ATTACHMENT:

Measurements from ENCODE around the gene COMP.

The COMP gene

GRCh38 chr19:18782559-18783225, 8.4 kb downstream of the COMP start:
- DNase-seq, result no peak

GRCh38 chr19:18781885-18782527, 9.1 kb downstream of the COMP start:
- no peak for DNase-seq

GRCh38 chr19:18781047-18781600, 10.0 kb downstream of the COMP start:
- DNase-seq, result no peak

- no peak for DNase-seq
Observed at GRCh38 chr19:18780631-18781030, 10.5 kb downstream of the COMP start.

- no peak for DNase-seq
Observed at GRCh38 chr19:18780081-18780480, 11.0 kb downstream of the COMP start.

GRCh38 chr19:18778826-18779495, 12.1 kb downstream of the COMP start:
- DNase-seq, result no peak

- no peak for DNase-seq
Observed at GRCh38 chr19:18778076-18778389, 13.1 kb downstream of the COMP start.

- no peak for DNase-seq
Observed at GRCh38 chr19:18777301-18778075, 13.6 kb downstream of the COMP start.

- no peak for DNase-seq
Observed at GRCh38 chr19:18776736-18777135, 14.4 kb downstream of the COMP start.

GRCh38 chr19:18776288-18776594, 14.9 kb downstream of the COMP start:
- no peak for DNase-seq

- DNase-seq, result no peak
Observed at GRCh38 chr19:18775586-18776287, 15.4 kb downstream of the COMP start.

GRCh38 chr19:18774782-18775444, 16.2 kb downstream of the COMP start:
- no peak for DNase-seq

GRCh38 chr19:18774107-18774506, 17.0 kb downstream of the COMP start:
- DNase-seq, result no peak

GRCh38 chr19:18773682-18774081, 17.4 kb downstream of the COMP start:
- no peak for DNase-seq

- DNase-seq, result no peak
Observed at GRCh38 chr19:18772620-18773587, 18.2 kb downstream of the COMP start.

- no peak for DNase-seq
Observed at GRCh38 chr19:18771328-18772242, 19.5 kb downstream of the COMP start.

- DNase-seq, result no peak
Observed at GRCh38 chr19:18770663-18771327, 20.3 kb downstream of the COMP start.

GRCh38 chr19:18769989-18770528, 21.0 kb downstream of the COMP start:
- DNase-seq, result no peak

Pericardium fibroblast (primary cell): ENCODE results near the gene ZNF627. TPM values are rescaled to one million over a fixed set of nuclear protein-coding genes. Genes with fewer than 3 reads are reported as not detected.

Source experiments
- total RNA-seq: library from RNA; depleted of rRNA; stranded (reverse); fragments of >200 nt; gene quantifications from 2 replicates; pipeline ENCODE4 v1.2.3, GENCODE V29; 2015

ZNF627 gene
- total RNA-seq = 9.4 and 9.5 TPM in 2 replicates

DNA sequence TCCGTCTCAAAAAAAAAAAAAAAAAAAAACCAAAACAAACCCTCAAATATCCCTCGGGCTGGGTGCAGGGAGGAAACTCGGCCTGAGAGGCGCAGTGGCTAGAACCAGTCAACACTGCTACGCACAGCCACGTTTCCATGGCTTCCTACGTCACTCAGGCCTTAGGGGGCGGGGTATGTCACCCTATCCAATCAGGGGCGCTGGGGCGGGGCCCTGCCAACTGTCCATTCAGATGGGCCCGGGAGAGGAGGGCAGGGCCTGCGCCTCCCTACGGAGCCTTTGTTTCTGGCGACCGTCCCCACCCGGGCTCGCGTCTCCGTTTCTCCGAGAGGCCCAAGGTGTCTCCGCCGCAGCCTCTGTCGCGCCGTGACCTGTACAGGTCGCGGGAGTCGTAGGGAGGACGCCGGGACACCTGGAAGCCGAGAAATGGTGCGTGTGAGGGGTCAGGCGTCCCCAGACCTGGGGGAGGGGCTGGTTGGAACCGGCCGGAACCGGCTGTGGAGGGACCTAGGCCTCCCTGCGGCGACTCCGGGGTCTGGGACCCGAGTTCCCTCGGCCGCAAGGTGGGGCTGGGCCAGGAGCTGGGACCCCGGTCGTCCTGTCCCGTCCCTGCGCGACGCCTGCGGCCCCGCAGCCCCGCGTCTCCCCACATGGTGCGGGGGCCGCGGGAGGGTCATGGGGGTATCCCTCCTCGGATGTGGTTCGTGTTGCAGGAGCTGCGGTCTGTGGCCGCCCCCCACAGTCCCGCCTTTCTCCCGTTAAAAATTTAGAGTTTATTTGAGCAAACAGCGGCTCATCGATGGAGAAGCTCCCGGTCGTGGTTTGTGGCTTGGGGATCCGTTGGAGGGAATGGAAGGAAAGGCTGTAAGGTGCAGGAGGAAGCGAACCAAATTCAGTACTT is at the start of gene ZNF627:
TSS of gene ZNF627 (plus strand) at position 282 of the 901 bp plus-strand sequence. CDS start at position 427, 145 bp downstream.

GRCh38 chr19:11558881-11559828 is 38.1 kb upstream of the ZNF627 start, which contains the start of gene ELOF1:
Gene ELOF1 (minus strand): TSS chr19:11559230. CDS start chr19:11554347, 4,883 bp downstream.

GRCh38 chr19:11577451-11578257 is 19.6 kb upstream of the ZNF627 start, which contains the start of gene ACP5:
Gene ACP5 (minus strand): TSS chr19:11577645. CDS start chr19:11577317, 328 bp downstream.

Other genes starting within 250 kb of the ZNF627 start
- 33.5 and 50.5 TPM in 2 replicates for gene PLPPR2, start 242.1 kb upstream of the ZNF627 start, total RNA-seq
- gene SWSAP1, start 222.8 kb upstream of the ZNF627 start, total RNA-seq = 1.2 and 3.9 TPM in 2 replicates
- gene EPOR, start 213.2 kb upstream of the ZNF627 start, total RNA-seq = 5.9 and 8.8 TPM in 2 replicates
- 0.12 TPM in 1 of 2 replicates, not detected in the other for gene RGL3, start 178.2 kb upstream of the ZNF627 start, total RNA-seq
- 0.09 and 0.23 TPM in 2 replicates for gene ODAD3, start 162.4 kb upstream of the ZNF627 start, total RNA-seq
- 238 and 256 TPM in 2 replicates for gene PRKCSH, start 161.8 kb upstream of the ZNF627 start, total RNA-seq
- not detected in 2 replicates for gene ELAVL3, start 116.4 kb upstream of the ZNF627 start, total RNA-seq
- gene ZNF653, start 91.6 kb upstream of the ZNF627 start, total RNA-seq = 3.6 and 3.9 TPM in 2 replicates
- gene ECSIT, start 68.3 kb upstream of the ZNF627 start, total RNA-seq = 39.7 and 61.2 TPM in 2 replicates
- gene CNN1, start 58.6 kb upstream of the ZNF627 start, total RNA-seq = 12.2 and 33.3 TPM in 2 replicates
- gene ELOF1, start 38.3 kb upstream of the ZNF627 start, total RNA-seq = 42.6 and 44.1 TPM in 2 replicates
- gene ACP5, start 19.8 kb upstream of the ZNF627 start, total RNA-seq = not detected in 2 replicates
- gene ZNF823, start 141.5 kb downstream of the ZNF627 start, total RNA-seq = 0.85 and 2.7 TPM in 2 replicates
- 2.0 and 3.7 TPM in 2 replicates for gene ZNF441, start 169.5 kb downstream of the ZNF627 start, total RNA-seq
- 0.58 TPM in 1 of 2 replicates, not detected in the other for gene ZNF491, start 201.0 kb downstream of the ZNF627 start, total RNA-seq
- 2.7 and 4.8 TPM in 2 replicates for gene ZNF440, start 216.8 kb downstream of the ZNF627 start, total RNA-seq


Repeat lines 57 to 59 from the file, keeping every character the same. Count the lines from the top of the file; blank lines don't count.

- not detected in 2 replicates for gene ELAVL3, start 116.4 kb upstream of the ZNF627 start, total RNA-seq
- gene ZNF653, start 91.6 kb upstream of the ZNF627 start, total RNA-seq = 3.6 and 3.9 TPM in 2 replicates
- gene ECSIT, start 68.3 kb upstream of the ZNF627 start, total RNA-seq = 39.7 and 61.2 TPM in 2 replicates